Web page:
This is the Framemeister, it’s so bad
[I’m already out of HDMI ports on my TV, but able to think has literally every console under the sun connected to a TV. Get schooled on all the different cables and video signals you need to get even the blockiest of sprites going to a native 1080! ~Marcel]
Over the past few weeks I’ve been in the process of hooking up all my consoles to my main entertainment center. My goal was to have every system in one place, outputting in the highest possible quality. Making that happen turned out to be a lot more complicated than I expected. I ended up having to take a crash course in analog video with a metaphorical undergrad in the technical idiosyncrasies of old consoles.
Even though it wasn’t easy, I had a lot of fun learning this stuff and putting my newfound knowledge into practice. It was a satisfying experience so I’ve decided to share what I’ve learned with you. Hopefully you’ll find it interesting too and maybe I’ll even be able to help you with setting up your old systems.
Above is my current setup with every console labeled. It’s done except for a couple things that are still in the mail. I’ve listed everything that’s hooked up below. Rest assured, we’ll be covering all of it.
GameCube w/ Game Boy Player
PlayStation TV (PS Vita TV)
That’s a total of 16 systems from four manufacturers spanning nearly 32 years of gaming history, all hooked up to a 1080p TV via a 5.1 surround sound system. So how did I accomplish this? The short answer is some cables, a Framemeister, and an HDMI Switch box. However, that doesn’t even begin to scratch the surface of what it really took. Buckle in boys and girls, things are about to get technical.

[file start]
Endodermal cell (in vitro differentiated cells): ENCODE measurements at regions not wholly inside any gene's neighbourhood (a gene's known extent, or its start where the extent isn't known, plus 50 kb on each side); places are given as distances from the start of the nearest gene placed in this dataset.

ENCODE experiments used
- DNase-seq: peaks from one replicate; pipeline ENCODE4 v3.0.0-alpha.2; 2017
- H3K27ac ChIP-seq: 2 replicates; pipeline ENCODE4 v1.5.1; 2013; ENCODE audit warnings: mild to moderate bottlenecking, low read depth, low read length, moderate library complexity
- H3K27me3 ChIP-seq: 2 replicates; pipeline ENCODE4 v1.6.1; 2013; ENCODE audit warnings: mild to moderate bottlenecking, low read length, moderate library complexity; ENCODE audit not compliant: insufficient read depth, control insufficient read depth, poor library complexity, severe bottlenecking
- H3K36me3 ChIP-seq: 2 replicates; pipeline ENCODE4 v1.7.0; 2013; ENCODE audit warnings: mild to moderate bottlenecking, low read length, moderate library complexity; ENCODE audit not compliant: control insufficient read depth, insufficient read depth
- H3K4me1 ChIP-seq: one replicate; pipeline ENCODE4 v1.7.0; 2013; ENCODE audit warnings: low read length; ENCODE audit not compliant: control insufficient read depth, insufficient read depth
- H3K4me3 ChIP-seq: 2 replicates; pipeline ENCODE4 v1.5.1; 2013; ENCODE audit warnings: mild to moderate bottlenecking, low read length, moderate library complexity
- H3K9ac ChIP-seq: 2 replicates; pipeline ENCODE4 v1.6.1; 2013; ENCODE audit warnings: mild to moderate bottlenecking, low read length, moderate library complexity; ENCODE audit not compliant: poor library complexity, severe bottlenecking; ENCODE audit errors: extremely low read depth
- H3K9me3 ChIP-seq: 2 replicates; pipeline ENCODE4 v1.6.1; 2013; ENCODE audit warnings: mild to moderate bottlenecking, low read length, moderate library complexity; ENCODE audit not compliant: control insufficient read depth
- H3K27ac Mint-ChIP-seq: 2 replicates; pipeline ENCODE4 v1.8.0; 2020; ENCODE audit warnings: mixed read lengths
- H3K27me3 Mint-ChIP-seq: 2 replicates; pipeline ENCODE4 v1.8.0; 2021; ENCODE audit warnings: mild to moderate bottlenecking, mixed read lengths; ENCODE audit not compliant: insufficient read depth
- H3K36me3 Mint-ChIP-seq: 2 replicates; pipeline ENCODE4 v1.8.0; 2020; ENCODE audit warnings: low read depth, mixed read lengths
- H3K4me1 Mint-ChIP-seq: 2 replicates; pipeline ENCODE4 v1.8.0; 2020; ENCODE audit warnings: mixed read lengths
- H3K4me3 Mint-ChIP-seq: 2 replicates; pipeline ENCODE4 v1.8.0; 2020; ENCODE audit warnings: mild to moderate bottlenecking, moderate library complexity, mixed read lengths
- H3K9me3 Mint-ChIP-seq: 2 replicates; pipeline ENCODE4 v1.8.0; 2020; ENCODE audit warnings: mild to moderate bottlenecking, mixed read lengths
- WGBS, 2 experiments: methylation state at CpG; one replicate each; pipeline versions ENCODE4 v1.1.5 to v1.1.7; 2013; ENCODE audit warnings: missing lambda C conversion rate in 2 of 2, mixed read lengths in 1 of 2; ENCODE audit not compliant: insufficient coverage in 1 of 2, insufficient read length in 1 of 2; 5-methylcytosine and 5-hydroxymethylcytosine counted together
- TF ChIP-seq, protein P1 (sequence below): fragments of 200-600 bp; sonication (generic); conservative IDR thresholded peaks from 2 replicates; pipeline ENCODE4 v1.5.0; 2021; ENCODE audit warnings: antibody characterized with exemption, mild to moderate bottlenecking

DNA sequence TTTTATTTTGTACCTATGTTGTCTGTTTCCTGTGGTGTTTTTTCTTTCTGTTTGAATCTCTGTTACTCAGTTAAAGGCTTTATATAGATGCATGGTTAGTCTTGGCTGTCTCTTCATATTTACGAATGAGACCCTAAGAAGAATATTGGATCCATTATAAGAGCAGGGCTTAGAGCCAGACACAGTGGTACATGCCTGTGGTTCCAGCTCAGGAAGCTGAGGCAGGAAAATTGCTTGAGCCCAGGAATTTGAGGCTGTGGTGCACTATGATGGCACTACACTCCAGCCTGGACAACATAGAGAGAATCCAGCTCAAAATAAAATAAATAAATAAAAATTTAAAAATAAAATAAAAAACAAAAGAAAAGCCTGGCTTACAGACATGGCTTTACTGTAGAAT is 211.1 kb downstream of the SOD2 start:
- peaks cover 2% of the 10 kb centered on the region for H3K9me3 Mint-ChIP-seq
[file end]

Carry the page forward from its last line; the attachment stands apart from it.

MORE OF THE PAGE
Before we start though, there are some basic things you’ll need to know in order to follow what I’m talking about later on. I’m going to start by going over the six A/V cables I’ll be referencing throughout this article in order of ascending video quality. Feel free to skip this section if you’re already familiar with them.
Coaxial: This is a single cable that transmits both video and audio. It looks like hot garbage.
Composite: Video is transmitted through the yellow cable while high quality stereo audio is sent through red and white ones. The video quality kinda sucks but it isn’t as bad as coax.
S-Video: While this looks like a single cable, it actually has four prongs that each transmit a different signal. Two are for video and two are for audio. There’s a significant increase in video quality over composite. It looks good enough to satisfy most people.
RGB: This transmits the video signal in three parts with a fourth signal to tell the box how to sync them together (more on that later). This cable produces the best SD video you can get. It’s the cable you should use if your console supports it.
Component: This also transmits the video signal through three cables but doesn’t require a fourth signal to sync them up. It can output 720p and 1080i resolutions. It also uses the same red and white audio cables as composite, although sometimes these are removed in favor of a TOSLINK optical audio cable which is capable of surround sound.
HDMI: You know what HDMI is.
Now it’s time to explain what a Framemeister is. A Framemeister is an upscaler unit specifically designed to make retro consoles look as good as they possibly can and output them over HDMI so they can be played on a modern TV. It has a myriad of features that let you customize how the image is processed and includes an option to add scanlines for that old CRT feel. It’s a Japanese product but the menus can be changed to English.